The Harafish

Naguib Mahfouz
Translated byCatherine Cobham

In The Harafish Naguib Mahfouz returns to the style of sweeping narrative at which he proved himself a master. He chronicles the dramatic history of t

English edition
384 pp.
15X23cm
ISBN 9789774167102
For sale only in the Middle East

$18.95

In The Harafish Naguib Mahfouz returns to the style of sweeping narrative at which he proved himself a master. He chronicles the dramatic history of the Nagi family—a family that descends, over many generations, from the heights of power and prestige to the depths of decadence and decay. The epic story begins with the tale of Ashur al-Nagi, a man who grows from humble roots to become a great leader and a legend among his people. The name of Ashur epitomizes a time of glory for the harafish, or the common people, when they were led by one of their own. Generation after generation, however, Ashur’s descendants stray further from his legendary example. They lose touch with their origins as they amass and then lose large fortunes, marry prostitutes when they marry at all, and develop rivalries that end in death. Finally, a Nagi appears who restores the family name to its former distinction. The Harafish is a mythic tale, a compelling portrait of human weaknesses—pride, dishonesty, lust, and greed—and of the greatness of which we are capable when we overcome them.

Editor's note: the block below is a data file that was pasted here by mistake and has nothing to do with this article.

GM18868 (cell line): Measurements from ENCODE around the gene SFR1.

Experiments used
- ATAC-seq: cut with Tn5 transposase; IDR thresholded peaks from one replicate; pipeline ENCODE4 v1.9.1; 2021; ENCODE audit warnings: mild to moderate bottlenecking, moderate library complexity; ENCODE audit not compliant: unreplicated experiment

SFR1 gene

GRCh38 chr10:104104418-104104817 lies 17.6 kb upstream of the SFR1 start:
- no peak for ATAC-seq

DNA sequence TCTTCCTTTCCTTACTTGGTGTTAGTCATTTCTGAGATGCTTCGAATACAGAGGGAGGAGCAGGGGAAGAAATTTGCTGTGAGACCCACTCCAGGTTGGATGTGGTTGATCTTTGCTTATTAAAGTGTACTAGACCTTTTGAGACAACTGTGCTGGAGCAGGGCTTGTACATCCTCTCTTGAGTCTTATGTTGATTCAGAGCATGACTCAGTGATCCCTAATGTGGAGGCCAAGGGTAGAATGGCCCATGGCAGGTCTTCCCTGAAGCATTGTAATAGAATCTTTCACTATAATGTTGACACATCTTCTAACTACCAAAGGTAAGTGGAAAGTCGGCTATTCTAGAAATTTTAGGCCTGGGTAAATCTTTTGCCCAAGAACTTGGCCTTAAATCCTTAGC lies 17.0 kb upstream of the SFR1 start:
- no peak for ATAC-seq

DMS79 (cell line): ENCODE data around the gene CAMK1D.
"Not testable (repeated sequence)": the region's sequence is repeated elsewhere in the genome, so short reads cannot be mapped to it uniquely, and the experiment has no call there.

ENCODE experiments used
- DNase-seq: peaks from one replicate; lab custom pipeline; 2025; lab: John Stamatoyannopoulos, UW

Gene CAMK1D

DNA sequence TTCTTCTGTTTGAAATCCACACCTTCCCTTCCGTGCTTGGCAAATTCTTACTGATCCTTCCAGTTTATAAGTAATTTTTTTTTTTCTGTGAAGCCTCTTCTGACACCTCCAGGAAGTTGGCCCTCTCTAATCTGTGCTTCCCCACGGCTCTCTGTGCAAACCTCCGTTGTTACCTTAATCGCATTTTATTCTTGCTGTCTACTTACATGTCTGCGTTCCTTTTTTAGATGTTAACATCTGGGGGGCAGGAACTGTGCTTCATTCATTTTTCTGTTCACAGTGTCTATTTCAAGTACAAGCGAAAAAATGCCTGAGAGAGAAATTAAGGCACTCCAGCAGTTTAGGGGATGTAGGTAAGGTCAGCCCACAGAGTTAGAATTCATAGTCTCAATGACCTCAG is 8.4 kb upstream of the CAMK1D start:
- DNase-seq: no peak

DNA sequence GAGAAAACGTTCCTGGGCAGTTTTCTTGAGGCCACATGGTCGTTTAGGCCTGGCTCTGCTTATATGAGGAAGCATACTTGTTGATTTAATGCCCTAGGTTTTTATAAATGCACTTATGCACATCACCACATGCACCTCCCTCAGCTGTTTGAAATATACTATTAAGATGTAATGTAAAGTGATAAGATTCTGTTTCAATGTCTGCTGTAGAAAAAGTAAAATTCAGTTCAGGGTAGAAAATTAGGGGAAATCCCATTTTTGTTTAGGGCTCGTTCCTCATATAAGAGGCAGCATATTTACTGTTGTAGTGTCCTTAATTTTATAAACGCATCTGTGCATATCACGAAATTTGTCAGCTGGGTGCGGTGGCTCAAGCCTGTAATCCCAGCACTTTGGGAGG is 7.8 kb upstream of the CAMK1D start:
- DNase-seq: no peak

Naguib Mahfouz

Naguib Mahfouz (1911–2006) was born in the crowded Cairo district of Gamaliya. He wrote nearly 40 novel-length works, plus hundreds of short stories and numerous screenplays. He was awarded the Nobel prize for literature in 1988. Kay Heikkinen holds a PhD in Romance Languages and Literatures from Harvard University, where she first became interested in Arabic history, language, and literature. She has taught medieval history and literature as well as Islamic civilization, and currently teaches Arabic at the University of Chicago.  
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